The leadership that was offered the dark people [the Russian people] at this moment came for the most part from a group of men and women who had long been isolated from practical life--they had spent there days in remote Siberian villages or, in the words of Pyotr Ryss, in attics on the side streets of Paris, New York, Brussels, or Geneva. For years they had been occupied with thought, with theory, with plans and fantasies dominated by Russian maximilism, denying a life based on moral principle. They were, Ryss believed, cold and endlessly logical in their own terms. They hated the Government of Russia. They hated the alien cities and villages in which they had been compelled to live. They were accustomed to living within themselves, without discipline, seeing life in the narrow terms of their own reading. The theories which they conceived were new to them but often old, already tried in the outer world. And each of these individuals had his own theory, his own secret for saving humanity. Only give him the opportunity and he would save the world and make people happy.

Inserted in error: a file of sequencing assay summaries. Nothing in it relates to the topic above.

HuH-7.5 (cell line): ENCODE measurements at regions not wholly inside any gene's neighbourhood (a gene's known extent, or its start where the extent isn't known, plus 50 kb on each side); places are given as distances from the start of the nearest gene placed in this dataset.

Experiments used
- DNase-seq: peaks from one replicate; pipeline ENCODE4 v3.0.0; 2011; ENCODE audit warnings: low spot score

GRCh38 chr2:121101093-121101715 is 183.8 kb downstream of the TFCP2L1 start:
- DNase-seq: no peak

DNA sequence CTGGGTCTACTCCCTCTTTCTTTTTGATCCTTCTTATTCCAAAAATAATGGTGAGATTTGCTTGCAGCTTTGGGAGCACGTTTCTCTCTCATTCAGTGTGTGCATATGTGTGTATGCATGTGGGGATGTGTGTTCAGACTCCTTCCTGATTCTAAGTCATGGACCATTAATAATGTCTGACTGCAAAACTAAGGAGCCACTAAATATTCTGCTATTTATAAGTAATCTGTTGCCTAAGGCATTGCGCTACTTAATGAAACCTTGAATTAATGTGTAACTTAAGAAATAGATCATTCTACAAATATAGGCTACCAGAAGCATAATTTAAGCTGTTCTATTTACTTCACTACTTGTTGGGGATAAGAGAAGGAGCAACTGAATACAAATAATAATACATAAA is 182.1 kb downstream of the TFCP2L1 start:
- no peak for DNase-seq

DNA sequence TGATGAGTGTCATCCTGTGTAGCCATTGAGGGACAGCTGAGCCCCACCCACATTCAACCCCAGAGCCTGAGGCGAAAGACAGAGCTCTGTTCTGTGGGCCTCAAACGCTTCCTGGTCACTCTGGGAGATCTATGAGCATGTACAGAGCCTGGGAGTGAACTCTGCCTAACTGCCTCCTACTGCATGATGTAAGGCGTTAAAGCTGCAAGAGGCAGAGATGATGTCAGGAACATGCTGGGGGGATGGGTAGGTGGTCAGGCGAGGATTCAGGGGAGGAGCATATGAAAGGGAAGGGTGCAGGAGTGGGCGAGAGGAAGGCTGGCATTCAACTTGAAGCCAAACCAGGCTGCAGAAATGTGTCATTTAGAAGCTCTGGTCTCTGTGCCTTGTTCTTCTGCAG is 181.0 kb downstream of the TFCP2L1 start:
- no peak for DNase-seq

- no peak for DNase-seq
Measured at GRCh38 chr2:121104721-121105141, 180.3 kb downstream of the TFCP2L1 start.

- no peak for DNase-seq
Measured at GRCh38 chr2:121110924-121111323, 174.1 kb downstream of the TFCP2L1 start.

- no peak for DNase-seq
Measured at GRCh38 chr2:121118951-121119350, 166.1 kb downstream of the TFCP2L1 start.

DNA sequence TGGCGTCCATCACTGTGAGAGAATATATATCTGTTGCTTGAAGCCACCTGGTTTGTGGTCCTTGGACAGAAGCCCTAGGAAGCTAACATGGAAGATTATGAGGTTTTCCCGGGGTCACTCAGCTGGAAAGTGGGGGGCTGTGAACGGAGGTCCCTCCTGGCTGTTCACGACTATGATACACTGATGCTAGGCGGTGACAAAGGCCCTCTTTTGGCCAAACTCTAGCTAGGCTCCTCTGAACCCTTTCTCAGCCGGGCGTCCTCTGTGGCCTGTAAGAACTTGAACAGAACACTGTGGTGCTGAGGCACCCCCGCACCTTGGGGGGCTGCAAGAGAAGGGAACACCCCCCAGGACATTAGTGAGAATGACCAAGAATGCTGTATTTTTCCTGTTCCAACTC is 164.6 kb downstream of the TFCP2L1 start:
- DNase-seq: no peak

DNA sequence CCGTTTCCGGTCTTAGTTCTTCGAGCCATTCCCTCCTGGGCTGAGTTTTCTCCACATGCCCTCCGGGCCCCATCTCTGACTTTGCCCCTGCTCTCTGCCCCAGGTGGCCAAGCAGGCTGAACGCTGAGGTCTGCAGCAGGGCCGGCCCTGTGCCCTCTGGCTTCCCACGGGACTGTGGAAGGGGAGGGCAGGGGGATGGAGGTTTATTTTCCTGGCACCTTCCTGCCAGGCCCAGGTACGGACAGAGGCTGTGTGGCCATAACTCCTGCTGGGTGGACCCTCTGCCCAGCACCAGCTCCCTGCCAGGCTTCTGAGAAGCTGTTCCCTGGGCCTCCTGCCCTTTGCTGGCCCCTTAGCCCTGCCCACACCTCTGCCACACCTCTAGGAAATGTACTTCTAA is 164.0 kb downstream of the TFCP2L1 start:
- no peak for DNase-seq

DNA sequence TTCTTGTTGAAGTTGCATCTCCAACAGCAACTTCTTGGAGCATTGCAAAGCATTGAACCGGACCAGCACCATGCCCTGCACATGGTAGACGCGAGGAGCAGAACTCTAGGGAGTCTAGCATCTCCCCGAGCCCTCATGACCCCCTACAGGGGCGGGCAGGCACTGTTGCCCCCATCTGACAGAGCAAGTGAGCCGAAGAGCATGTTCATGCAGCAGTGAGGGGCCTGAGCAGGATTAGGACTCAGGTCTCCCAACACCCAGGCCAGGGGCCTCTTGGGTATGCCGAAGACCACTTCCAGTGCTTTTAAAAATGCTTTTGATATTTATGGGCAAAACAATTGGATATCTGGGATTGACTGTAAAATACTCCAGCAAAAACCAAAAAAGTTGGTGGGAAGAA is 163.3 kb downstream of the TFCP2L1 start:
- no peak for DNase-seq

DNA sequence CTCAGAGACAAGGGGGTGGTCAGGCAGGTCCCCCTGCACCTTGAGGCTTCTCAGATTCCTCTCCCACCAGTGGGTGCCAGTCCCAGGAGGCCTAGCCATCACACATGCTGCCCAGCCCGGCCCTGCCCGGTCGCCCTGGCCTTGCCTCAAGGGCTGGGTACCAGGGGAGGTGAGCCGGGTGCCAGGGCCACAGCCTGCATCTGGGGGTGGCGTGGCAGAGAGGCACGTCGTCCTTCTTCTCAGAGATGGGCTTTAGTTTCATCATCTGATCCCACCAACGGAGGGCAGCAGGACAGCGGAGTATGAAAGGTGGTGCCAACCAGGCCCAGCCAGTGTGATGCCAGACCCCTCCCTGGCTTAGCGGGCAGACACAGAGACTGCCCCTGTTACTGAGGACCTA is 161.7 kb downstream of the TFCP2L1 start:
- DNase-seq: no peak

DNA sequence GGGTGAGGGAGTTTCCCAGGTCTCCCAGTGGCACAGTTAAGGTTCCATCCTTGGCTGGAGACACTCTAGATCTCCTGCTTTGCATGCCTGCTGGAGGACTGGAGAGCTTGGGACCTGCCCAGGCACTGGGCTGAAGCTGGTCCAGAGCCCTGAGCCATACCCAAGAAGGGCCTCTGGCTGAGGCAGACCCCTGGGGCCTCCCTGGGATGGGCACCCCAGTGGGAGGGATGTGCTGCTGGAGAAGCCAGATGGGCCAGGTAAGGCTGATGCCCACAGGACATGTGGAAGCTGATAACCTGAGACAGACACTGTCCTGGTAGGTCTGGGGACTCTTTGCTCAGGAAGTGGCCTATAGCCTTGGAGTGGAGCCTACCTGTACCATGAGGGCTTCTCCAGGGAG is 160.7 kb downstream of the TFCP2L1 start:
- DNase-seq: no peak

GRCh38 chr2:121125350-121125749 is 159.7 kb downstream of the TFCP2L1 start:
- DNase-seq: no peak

Oh, and I had to listen to Shostakovich's 11th while I was writing this.
7:19 PM - Click here to link to this entry | Discuss | 4 comment(s)

Wednesday, August 25, 2004  
Oh, How I Love Cheeses

My titular inspiration is Joel Garver's recent blog post. I couldn't stop laughing. Then I began to think of all the great cheese-lover hymns that are waiting to be written. "I need thee, precious cheeses" or "Cheeses, thou joy of hungry hearts" or "Cheeses, wherever thy people eat" or after reading Joel's comments: "More about cheeses would I know."

3:25 PM - Click here to link to this entry | Discuss |

 
N. T. Wright on the Heart